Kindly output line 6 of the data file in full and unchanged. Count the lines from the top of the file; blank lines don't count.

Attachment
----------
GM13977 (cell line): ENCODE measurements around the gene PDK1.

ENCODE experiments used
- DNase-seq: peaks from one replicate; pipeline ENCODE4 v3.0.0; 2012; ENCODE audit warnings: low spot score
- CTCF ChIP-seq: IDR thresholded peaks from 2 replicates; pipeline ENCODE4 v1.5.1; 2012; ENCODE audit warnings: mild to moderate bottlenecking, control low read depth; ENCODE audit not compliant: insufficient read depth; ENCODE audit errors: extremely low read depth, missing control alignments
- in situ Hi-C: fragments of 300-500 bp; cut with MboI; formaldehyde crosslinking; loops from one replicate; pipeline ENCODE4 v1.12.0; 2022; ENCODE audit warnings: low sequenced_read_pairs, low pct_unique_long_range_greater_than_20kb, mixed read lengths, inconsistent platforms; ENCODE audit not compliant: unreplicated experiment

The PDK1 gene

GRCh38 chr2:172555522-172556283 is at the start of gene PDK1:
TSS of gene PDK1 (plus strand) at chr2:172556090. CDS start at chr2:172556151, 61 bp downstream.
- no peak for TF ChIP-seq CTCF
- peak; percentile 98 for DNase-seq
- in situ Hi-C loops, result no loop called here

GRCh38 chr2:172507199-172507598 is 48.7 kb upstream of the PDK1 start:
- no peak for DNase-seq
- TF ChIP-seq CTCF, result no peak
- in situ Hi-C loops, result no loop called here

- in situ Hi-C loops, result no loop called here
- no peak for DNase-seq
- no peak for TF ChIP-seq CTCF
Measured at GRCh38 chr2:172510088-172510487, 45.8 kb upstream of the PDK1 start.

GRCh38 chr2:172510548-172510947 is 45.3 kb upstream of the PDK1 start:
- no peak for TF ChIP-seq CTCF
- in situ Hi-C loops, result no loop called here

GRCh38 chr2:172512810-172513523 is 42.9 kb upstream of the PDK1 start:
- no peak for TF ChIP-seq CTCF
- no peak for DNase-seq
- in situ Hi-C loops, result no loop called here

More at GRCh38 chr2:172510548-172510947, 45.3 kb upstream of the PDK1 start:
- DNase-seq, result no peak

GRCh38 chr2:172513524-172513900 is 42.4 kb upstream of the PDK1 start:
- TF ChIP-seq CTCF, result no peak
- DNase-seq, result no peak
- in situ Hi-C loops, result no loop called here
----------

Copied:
The PDK1 gene